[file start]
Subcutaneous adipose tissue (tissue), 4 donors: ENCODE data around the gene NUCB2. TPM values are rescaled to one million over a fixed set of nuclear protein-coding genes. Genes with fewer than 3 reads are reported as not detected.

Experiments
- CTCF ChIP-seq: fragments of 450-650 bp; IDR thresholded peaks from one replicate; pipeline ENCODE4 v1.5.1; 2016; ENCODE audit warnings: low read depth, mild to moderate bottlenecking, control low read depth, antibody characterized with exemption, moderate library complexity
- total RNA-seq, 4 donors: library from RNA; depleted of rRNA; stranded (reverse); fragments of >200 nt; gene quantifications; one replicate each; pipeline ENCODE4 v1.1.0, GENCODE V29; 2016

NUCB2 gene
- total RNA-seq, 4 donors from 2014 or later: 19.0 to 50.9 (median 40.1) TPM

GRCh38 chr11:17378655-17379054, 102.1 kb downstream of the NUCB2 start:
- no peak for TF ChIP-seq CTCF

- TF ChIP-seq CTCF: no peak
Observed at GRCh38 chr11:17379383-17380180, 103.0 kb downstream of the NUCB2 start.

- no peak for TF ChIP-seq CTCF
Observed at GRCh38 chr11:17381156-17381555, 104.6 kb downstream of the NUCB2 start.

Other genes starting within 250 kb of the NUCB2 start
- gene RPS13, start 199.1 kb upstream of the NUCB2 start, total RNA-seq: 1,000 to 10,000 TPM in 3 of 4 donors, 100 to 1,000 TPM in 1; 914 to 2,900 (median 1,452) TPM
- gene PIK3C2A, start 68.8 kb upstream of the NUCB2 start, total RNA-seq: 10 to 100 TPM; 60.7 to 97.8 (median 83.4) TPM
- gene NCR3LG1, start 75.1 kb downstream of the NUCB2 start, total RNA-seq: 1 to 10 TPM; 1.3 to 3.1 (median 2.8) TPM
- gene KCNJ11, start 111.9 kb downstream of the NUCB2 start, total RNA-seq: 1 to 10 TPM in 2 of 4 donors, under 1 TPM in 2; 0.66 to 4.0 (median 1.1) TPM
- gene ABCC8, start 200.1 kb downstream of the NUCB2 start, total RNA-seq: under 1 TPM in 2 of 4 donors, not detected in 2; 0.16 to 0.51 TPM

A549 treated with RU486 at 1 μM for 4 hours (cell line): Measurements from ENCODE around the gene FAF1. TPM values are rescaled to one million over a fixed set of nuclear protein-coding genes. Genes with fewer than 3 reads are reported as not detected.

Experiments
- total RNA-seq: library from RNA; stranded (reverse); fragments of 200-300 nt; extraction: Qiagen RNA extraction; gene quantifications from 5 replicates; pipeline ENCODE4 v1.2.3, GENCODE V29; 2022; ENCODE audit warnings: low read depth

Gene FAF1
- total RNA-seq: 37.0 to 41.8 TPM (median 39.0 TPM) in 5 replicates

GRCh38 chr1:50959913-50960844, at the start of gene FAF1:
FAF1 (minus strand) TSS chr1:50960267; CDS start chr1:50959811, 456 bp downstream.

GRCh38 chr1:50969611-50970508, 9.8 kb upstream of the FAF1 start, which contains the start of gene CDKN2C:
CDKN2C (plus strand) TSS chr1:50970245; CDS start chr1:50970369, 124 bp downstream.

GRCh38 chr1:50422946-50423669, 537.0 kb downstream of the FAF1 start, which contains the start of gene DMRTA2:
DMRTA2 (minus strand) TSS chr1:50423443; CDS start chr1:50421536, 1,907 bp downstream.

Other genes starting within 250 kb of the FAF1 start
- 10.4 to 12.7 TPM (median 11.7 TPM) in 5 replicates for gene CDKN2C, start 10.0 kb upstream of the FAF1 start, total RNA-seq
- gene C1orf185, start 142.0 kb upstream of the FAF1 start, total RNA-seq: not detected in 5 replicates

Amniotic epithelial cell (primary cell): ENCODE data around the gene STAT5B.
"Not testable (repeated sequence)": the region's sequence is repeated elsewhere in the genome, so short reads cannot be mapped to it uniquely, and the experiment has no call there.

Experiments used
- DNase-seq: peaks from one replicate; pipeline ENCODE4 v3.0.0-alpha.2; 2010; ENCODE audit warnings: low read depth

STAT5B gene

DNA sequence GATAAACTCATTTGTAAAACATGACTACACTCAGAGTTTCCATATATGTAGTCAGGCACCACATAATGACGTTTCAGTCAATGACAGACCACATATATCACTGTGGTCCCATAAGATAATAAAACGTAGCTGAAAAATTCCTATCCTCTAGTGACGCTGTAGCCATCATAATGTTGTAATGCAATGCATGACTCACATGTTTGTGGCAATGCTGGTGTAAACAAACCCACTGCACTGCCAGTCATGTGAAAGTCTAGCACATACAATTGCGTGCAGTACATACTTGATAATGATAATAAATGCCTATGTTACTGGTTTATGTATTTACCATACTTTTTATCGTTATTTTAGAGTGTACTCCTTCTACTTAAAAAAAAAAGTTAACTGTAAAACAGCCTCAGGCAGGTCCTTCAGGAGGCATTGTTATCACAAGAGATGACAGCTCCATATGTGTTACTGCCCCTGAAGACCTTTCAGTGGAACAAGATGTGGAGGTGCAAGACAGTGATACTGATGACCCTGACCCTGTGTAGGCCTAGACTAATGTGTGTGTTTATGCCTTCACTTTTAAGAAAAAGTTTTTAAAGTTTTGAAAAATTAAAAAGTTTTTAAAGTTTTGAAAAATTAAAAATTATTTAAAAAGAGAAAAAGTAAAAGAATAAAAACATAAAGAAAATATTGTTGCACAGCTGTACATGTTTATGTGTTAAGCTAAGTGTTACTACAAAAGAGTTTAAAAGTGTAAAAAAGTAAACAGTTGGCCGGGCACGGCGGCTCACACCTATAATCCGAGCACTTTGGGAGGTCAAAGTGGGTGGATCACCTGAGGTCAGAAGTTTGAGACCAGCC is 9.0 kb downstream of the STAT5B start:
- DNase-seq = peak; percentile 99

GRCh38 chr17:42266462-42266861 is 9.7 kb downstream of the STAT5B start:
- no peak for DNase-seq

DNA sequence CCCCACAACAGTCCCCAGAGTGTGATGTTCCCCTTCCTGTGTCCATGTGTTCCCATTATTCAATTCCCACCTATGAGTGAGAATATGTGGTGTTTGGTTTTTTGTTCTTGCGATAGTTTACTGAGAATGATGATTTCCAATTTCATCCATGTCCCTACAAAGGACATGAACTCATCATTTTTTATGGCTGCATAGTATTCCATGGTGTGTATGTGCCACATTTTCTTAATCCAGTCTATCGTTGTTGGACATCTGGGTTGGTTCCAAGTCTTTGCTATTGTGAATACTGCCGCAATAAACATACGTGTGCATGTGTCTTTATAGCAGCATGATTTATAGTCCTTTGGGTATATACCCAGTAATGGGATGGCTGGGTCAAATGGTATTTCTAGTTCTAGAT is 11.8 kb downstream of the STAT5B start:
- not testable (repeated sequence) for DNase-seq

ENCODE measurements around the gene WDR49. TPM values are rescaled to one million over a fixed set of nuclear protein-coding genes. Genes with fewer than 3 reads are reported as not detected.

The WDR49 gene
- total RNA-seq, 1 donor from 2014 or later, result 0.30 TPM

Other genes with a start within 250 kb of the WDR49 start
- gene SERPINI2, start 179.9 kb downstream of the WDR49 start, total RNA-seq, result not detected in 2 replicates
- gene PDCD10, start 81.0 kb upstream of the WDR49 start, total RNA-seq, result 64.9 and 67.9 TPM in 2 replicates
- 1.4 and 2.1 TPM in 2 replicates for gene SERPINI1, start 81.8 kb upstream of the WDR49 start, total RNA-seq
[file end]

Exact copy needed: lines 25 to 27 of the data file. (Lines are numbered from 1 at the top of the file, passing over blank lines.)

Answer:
FAF1 (minus strand) TSS chr1:50960267; CDS start chr1:50959811, 456 bp downstream.

GRCh38 chr1:50969611-50970508, 9.8 kb upstream of the FAF1 start, which contains the start of gene CDKN2C:
CDKN2C (plus strand) TSS chr1:50970245; CDS start chr1:50970369, 124 bp downstream.